July 17, 2010 at 10:17 pm #88461
AnonymousInactiveJuly 17, 2010 at 10:17 pmPost count: 14413
I saw a comment in a post responce about Adders craving empty calories. Try as I might I can’t find it again (there is getting to be a lot of info here now! and my eyes kinda glaze over wading through it). Does anybody remember this (or better yet wrote it)? Not looking for justification of over snacking, just tring to put together the puzzel that is me.REPORT ABUSEJuly 18, 2010 at 3:13 am #94667
BAM123ParticipantJuly 18, 2010 at 3:13 amPost count: 71
I know for me it is probably part of the impulse control of ADD – usually happens at night when I have down time. I also tend to have a drink or two from time to time in the evening when I am wired, probably not the best habit to foster either. I think when we find ousrselves doi ng something we know is not productive whether it is dietary or otherwiose … we need to at least first take a look that it might be the ADD talking and try and restrain and refrain at least for a while to see if the impulse passes. My two centsREPORT ABUSEJuly 18, 2010 at 4:21 am #94668
AnonymousInactiveJuly 18, 2010 at 4:21 amPost count: 14413
I tend to think that our impulsiveness just ‘lets’ our hands grab that delicious looking treat (chips, chocolates, burgers, whatever) without a second thought. We crave it, we grab it, we eat it! It’s that simple. Mind you, I think the rest of North America has the same problem, whether they’re ADD or not.REPORT ABUSEJuly 18, 2010 at 7:44 pm #94669
Patte RosebankParticipantJuly 18, 2010 at 7:44 pmPost count: 1517
The worst thing is that, as a Type-2 diabetic, I know that I REALLY shouldn’t be eating those things, but I find the cravings irresistible, especially in the late afternoon, and into the evening and night. Part of it is definitely the reduced impulse-control mechanism. But part of it is also that those carbs cause the brain to release feel-good hormones, which calm us down.
I usually try to substitute fruit for candy, and popcorn for cheesies, but sometimes, dammit, I need the real thing!
The strange thing is, before starting on ADHD medication, I really craved things like ice cream, cheesecake, and tiramisu. Since being on the medication, I’m completely off those things, and more interested in salty things. I wonder why…REPORT ABUSEJuly 18, 2010 at 9:37 pm #94670
AnonymousInactiveJuly 18, 2010 at 9:37 pmPost count: 14413
Did you ever see the documentery “Super Size Me”? One of my sons saw it at school. (sorry off topic)
Interesting idea, I’ve never considered that ADD might be effecting my judgement. I’m inatentive type so I never though of myself as implussive (seems my waistline knows better). Gonna have to start considering the difference between want and need. Also it sure doesn’t help living in a target filled environment.
The feel good hormones makes sense. I was really eating the things I shouldn’t during the time I was depressed. While I’m not on meds (we’re still looking into it) the pediatricain who saw my youngest son to prescribe Concerta was concerned that it might effect his appetite. He doesn’t finish his lunch from school quite often, then is looking for snacks after school. Maybe it does have something to do with the meds and appetite.REPORT ABUSEJuly 19, 2010 at 2:59 am #94671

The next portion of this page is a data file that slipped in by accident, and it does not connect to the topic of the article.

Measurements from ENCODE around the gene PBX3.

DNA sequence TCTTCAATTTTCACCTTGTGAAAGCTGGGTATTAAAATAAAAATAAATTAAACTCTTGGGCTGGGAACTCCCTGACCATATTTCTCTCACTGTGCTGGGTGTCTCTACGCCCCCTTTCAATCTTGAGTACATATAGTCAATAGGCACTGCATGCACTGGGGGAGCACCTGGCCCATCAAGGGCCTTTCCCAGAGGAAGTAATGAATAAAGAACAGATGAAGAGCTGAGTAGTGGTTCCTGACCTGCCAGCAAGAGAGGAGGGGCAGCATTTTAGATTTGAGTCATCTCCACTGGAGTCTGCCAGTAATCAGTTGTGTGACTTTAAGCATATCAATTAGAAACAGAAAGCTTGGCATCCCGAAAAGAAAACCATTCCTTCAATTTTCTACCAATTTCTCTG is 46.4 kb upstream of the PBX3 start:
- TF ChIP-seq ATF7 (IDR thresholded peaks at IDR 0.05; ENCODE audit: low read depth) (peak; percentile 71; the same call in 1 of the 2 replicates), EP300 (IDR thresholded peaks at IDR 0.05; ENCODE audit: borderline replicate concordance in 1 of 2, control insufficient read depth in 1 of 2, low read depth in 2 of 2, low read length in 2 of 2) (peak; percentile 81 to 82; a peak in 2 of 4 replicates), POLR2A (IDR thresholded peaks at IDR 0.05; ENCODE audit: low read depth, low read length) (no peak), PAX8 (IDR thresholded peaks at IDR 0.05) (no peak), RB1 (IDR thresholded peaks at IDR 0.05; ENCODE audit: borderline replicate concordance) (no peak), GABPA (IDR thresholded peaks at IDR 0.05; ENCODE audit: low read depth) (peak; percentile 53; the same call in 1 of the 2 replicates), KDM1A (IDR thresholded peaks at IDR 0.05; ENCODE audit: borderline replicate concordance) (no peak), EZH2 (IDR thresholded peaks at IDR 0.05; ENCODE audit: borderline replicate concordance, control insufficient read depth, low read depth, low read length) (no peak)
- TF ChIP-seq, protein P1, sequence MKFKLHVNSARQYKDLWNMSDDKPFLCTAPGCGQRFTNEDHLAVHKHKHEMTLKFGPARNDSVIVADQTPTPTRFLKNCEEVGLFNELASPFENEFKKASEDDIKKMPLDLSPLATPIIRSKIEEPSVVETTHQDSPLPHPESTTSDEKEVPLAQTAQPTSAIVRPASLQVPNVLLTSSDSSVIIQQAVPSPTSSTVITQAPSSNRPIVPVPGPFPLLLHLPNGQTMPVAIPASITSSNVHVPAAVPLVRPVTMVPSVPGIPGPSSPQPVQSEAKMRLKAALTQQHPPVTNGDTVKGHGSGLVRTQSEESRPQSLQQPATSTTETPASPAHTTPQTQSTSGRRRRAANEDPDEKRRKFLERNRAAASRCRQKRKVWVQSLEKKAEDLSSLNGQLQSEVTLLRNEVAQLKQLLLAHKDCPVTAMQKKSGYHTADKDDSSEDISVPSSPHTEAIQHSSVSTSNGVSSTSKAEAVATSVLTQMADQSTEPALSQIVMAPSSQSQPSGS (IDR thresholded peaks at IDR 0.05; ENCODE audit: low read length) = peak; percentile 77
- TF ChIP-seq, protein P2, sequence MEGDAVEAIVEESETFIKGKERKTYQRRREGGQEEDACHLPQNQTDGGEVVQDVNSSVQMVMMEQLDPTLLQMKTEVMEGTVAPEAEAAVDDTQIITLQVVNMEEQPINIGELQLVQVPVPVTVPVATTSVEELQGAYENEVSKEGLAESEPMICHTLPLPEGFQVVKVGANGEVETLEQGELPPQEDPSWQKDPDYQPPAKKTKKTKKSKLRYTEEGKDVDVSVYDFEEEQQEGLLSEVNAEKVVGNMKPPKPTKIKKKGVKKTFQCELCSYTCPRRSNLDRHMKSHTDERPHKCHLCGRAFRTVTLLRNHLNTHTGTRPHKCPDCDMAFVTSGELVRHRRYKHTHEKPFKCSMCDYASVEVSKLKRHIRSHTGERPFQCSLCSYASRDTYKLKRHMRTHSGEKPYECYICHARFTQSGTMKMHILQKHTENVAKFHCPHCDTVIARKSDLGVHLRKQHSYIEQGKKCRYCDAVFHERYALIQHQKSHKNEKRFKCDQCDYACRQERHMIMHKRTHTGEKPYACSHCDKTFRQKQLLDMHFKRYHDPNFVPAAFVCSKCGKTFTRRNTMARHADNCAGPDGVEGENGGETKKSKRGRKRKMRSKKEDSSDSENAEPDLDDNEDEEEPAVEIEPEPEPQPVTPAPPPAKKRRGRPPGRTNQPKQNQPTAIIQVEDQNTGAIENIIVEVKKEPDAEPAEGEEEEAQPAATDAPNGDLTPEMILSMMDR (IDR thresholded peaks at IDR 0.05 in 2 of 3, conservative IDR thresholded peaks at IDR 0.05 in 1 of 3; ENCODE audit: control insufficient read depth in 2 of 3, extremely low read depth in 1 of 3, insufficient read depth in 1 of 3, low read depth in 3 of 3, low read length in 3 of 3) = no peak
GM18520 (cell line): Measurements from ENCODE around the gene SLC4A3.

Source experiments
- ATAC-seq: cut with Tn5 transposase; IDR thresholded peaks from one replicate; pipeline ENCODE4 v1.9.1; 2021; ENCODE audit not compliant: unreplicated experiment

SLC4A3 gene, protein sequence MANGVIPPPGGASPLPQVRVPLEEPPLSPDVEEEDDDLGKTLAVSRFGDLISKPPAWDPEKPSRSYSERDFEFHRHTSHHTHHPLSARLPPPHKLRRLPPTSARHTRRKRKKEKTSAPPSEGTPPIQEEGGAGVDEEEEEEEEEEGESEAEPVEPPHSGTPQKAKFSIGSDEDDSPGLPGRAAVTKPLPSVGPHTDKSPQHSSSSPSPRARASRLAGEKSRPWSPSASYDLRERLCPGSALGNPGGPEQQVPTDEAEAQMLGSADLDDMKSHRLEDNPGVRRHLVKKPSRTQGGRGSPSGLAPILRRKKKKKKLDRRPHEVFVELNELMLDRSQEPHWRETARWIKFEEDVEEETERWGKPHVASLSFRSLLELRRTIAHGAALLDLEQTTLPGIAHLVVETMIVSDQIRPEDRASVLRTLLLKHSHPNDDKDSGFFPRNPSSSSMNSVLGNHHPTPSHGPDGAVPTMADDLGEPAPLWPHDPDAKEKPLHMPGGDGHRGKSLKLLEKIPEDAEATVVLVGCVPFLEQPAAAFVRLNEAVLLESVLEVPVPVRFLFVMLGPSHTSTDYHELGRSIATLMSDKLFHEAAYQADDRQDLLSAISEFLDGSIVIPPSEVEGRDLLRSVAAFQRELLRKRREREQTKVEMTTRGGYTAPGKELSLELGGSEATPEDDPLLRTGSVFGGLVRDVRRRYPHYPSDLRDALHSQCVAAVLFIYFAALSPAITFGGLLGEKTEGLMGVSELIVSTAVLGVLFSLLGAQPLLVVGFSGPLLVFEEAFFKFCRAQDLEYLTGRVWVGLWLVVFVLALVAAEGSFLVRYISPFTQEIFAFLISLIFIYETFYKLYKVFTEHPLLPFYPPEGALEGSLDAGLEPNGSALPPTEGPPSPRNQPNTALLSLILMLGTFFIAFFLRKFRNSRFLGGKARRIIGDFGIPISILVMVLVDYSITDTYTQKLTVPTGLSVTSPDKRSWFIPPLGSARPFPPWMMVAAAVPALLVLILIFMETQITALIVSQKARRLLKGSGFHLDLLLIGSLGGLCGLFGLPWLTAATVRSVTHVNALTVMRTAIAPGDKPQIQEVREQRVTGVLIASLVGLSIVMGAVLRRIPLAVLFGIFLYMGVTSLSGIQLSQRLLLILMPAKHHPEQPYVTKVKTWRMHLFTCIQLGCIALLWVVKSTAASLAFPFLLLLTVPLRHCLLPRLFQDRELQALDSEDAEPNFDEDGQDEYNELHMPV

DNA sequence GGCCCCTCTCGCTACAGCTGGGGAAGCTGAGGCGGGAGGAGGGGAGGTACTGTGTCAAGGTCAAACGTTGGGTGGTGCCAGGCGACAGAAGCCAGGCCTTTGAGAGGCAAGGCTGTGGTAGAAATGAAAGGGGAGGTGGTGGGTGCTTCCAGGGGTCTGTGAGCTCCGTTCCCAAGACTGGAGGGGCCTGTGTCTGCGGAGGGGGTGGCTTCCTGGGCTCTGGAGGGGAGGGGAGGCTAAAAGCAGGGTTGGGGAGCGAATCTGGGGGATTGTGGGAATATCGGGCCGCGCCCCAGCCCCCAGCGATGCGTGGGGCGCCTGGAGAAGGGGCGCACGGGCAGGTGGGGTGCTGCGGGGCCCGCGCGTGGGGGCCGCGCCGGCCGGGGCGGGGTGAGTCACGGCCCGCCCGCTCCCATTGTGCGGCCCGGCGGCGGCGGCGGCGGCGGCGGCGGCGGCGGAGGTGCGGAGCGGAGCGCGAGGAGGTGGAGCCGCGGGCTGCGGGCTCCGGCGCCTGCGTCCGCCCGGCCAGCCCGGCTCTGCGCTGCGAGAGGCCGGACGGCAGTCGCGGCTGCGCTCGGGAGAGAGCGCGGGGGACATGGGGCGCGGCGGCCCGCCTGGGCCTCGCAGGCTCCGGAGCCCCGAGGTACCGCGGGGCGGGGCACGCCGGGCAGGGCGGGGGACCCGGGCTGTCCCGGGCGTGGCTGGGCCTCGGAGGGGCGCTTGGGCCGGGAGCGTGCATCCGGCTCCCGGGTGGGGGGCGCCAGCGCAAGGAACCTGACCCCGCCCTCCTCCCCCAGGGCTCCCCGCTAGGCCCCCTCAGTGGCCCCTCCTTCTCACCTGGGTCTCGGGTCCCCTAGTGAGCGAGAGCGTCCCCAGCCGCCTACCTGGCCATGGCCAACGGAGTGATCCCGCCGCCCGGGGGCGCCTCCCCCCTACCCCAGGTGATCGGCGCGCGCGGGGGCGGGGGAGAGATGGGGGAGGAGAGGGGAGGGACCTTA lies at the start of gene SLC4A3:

BAM123ParticipantJuly 19, 2010 at 2:59 amPost count: 71
Does anyone have problems with anxiousness or anxiety at night. I am o k during the day but at night I get wired and can’t relax, Often this leads to poor food choices and/or a drink or two to mellow me out. Any advice to veer away fcrom these bad habits?REPORT ABUSEJuly 19, 2010 at 2:47 pm #94672
Patte RosebankParticipantJuly 19, 2010 at 2:47 pmPost count: 1517
Sounds like you’re craving the unhealthy foods and the alcohol (which is a depressant), to calm yourself down at night.
Just knowing this may be “half the battle”, but just “knowing” is no match for a nighttime craving, as we all know from experience.
You could try shifting more of your high-glycemic carbs to suppertime. For example, a dinner that includes a big helping of potatoes or white rice, can help to calm you down. And a glass of milk at bedtime really does make you feel drowsy…at least, it does for me. Also, try a bedtime routine that includes meditation and some deep breathing. Many people also find that taking melatonin (a natural supplement) helps them relax at night.
Beware of the alcohol, though, especially if you’re taking any sort of medication for ADHD or a mood disorder. It can do VERY bad things when combined with meds. And, if you’re diabetic, like me, booze will really do a number on your blood sugar—which is one reason why I’m teetotal. (But the main reason is that I simply don’t like the burn or the taste.)REPORT ABUSEJuly 21, 2010 at 3:04 am #94673
AnonymousInactiveJuly 21, 2010 at 3:04 amPost count: 14413
I find I crave carb heavy foods, especially at night time. I’m really over weight and even as I’m stuffing my food hole I’m thinking to myself “I shouldn’t be eating this” but that doesn’t stop me.
Then I go on a fitness, diet, lifestyle bing where I hyperfocus and I do awesome for a brief time period and then I sort of unfocus and it all goes out the window. I need to find a way to focus in a normal manner so that my fitness/diet doesn’t overwhelm my life but will still be something that I can stick to.REPORT ABUSEJuly 21, 2010 at 3:52 pm #94674
Patte RosebankParticipantJuly 21, 2010 at 3:52 pmPost count: 1517
Katastrophe, I’ve been there, done that, and bought the T-shirt, for most of my life. I think it has to do with the lack of impulse control that is a symptom of ADHD. Until we fix that, no diet plan in the world is going to work for us.
Have you been formally diagnosed with ADHD, and are you on any sort of medication for it? It may help you with your diet issues, because it seems to be helping me with mine.